doing the transfer from the melting pot to the print head is going to be the tough part. copper is melted at ~1000c. The print head itself would have to maintain that temperature in order to keep it from becoming a solid again. The object being made must also be cooled at an even rate or it will warp, especially with soft metals such as aluminum. In order to make anything from steel, the print head would likely need to be tungsten. Another difficulty is going to be keeping the molten metal from oxidizing.

    Nasa is working on SLM (selective laser melting) for this type of project. (sls on steroieds)

    One thing about it, using it in winter time will cut down on heating costs :) 
  • 0 Hide
    cos2012 , September 25, 2013 2:31 PM
    How do you use magnetic propulsion system with aluminium ?
  • 0 Hide
    coovargo , September 25, 2013 3:04 PM
    @cos2012

    Zachary Vader, 20, who has studied mechanical engineering, was reticent to explain exactly how the family's technology works. But in broad terms, he said that the process — called liquid metal jet printing or direct-to-metal printing — uses magnetism to propel melted metal onto the printer bed. Some metals already have magnetic properties. For others, like the aluminum the machine will first support, the printer first has to apply an electrical charge to the metal.

    Read much?
  • 0 Hide
    cos2012 , September 25, 2013 3:09 PM
    @coovargo
    THX

    PS: @"Read much?" comment : Stop with all this hate!! The world has had enough!!!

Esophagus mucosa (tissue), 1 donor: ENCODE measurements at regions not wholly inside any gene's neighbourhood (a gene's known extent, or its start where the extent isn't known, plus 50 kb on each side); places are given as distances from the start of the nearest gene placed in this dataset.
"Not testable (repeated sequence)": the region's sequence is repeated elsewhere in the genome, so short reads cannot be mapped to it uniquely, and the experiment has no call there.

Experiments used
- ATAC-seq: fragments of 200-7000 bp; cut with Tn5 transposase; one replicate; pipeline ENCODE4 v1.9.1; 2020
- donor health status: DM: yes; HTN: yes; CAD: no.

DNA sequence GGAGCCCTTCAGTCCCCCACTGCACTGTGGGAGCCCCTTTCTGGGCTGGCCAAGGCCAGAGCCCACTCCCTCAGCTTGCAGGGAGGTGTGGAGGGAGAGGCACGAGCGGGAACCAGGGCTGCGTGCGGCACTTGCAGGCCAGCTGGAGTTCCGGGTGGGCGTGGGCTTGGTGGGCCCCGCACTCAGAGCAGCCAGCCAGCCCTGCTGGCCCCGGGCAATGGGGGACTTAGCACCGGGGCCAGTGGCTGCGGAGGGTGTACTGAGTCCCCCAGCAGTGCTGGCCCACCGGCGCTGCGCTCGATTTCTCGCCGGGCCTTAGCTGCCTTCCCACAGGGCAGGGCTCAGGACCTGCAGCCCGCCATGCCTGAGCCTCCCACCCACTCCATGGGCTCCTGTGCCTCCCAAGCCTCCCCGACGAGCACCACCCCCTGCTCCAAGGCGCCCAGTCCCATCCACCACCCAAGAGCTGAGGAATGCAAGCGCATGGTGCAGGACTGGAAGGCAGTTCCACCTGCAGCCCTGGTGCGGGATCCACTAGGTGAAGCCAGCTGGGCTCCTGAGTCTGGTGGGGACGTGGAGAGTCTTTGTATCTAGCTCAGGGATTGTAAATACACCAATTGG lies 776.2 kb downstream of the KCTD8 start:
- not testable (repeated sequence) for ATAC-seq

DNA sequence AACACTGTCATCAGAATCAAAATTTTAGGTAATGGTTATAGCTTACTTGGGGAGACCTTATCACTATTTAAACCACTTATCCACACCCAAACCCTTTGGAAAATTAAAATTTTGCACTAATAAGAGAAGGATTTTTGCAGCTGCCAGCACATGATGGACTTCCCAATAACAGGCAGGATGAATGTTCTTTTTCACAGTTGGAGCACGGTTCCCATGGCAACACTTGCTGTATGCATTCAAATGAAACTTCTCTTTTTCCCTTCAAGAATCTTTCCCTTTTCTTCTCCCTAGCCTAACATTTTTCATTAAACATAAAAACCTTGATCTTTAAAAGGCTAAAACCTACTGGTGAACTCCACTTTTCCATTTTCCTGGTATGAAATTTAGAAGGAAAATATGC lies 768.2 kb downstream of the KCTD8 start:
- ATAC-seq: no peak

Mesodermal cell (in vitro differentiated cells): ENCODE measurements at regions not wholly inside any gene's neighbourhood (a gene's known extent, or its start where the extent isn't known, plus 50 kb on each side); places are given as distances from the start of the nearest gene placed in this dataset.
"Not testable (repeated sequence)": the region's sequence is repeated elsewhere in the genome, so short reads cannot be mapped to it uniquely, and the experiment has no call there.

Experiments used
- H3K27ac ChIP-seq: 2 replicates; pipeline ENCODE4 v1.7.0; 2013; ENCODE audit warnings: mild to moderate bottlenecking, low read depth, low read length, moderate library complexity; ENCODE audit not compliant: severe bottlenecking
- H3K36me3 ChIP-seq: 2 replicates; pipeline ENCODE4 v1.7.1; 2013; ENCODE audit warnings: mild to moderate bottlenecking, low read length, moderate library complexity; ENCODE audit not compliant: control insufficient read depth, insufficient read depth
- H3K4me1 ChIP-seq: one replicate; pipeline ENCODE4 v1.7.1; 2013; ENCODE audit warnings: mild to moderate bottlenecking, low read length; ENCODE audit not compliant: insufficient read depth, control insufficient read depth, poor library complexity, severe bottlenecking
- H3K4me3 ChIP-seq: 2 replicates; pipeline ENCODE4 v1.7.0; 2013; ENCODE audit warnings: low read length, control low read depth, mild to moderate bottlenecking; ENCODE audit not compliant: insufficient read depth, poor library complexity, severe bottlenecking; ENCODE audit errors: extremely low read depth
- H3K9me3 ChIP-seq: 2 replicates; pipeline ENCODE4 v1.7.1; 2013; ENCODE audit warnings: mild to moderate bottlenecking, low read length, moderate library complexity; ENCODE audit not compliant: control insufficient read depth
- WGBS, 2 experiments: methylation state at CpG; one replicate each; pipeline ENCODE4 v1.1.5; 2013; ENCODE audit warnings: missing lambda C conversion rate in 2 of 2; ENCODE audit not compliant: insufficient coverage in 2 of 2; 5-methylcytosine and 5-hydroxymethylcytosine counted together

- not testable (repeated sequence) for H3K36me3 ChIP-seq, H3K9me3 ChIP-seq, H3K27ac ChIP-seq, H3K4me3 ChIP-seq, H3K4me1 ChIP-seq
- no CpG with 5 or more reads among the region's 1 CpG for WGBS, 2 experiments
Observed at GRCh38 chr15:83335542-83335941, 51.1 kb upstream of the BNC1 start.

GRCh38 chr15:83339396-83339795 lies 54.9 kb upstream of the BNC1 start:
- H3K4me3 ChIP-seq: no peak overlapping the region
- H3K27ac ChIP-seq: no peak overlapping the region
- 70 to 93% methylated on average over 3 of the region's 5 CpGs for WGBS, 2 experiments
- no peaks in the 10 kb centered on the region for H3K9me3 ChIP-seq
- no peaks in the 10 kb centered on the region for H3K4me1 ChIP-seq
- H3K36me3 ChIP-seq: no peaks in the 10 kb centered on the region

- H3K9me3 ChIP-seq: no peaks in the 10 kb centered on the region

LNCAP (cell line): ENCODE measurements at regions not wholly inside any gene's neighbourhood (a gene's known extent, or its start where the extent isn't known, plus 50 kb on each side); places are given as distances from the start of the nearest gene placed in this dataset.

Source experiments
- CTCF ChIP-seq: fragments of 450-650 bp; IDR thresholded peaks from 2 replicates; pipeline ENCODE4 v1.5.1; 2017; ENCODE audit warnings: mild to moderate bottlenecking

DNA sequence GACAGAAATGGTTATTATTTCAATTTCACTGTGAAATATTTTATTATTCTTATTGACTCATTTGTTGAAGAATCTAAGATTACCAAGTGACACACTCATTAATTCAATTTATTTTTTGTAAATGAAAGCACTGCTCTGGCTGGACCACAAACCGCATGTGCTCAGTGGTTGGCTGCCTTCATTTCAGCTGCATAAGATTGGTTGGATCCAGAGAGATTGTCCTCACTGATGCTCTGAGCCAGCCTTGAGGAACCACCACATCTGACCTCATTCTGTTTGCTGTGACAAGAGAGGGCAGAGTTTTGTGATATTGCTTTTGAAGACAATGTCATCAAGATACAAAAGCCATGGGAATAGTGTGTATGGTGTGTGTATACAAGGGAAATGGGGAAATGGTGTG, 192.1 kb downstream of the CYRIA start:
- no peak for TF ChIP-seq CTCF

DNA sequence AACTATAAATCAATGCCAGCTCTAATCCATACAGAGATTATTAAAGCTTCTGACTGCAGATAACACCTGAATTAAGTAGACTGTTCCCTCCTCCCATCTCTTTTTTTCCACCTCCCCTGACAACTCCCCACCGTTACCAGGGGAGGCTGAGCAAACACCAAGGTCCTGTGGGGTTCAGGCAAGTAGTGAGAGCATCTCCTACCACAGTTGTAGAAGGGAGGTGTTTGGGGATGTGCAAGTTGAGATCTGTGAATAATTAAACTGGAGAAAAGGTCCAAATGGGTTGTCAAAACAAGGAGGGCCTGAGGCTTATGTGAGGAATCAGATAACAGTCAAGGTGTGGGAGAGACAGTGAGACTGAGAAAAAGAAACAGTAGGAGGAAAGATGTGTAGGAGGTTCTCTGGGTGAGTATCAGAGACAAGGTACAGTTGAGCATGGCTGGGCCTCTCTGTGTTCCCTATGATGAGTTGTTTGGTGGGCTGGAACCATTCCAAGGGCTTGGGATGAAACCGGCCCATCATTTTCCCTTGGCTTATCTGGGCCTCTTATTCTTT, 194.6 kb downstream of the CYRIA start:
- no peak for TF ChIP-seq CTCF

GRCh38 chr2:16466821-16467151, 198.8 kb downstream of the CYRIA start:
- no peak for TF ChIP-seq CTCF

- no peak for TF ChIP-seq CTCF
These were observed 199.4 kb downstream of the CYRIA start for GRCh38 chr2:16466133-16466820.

• 1 Hide
    Gary Brandon , September 25, 2013 3:42 PM
    @cos2012:

    Being dragged behind a pickup truck because of your race is hate. Having your church burned down by people of another religion is hate. Ethnic cleansing is hate. Pointing out that you should have read the article a little closer is not hate, no hatter how sarcastically it is done.

    Please don't diminish the meaning of "hate". If the meaning of the word is diminished, then eventually no one will care when confronted with acts of real hate.
  • 0 Hide
    lordjakian , September 25, 2013 5:42 PM
    I'd like to see some ornate metal cups from this.
  • 0 Hide
    shin0bi272 , September 25, 2013 5:56 PM
    When is nasa going to do the replicated pizza? They said that they were working on it ... Thats going to be cool too. Though I guess this thing would start to allow you to "download a car" like the lawyers said when the riaa sued napster...
  • 1 Hide
    memadmax , September 25, 2013 6:56 PM
    This is great for aluminum but not much else.

    Better to print a plastic cast, then forge the metal piece using "lost plastic" or wax investment casting.
  • 0 Hide
    Paul Doland , September 25, 2013 7:19 PM
    Does he have a brother, Darth?
  • -1 Hide
    fixer762 , September 25, 2013 7:53 PM
    Cool. Someday I could print an AR-10 lower with a gold stamp on the side that reads "Molen Labe"
  • -1 Hide
    JOSHSKORN , September 25, 2013 11:18 PM
    I'd like to print my own Android Phone.
  • 0 Hide
    Jonjolt , September 26, 2013 6:07 AM
    I'd like to know how the metal crystal structure fairs, I'm guessing not so good. When you're heating the metal and adding electricity what's stopping the oxidization process within the material. For 20,000 - 100,000 I could get a good CNC mill.
  • 0 Hide
    artk2219 , September 26, 2013 10:44 AM
    "I'd like to know how the metal crystal structure fairs, I'm guessing not so good. When you're heating the metal and adding electricity what's stopping the oxidization process within the material. For 20,000 - 100,000 I could get a good CNC mill."

    You could get a good cnc machine in that price range, but then youd have to deal with waste material. The beauty of 3d printing is that there is very little to no waste since youre only using the material amount needed to make the item, you wouldnt have to deal with the excess metal shavings. Granted you could just recycle or melt down those shavings again, but youd still have to collect them. Or just feed them to your 3d metal printer :D .